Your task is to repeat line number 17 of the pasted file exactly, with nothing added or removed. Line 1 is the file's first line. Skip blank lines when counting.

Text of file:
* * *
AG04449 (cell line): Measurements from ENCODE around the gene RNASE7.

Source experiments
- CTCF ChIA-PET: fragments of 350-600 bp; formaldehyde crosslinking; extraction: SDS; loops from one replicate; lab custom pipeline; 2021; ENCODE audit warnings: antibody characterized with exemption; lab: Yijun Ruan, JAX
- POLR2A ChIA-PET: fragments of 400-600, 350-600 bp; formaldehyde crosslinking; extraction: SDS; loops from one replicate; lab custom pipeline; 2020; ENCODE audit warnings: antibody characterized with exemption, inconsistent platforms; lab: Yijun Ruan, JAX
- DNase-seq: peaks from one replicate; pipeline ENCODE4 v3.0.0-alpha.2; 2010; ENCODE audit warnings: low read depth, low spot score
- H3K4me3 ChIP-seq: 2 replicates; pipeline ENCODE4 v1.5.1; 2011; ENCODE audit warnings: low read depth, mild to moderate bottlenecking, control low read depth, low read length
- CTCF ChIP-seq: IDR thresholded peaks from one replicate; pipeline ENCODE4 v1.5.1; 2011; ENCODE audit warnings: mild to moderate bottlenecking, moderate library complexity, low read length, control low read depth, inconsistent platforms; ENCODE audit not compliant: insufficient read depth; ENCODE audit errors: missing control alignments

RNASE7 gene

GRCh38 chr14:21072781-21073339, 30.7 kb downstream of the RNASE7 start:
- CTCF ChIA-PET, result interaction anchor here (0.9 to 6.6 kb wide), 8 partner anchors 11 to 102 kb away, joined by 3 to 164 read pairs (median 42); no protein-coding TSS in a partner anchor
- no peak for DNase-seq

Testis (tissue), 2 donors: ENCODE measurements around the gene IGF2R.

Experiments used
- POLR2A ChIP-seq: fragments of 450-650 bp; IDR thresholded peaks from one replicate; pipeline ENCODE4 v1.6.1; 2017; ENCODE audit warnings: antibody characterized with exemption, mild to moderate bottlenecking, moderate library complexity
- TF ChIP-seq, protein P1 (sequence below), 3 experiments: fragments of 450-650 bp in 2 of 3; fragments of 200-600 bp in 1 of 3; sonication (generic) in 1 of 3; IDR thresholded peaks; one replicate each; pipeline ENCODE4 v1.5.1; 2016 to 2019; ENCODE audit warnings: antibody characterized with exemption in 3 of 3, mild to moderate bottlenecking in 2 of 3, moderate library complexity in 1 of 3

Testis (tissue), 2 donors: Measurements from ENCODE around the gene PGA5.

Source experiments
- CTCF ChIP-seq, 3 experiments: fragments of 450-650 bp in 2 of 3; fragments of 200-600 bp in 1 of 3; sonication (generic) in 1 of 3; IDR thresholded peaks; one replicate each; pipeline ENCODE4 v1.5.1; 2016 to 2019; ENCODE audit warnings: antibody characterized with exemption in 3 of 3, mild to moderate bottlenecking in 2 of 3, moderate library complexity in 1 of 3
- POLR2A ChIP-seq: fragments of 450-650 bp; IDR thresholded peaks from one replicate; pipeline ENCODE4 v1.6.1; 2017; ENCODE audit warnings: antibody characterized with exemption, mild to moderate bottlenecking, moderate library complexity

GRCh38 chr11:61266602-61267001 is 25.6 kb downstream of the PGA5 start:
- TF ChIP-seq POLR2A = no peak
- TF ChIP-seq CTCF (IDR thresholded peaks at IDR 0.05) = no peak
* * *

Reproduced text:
Source experiments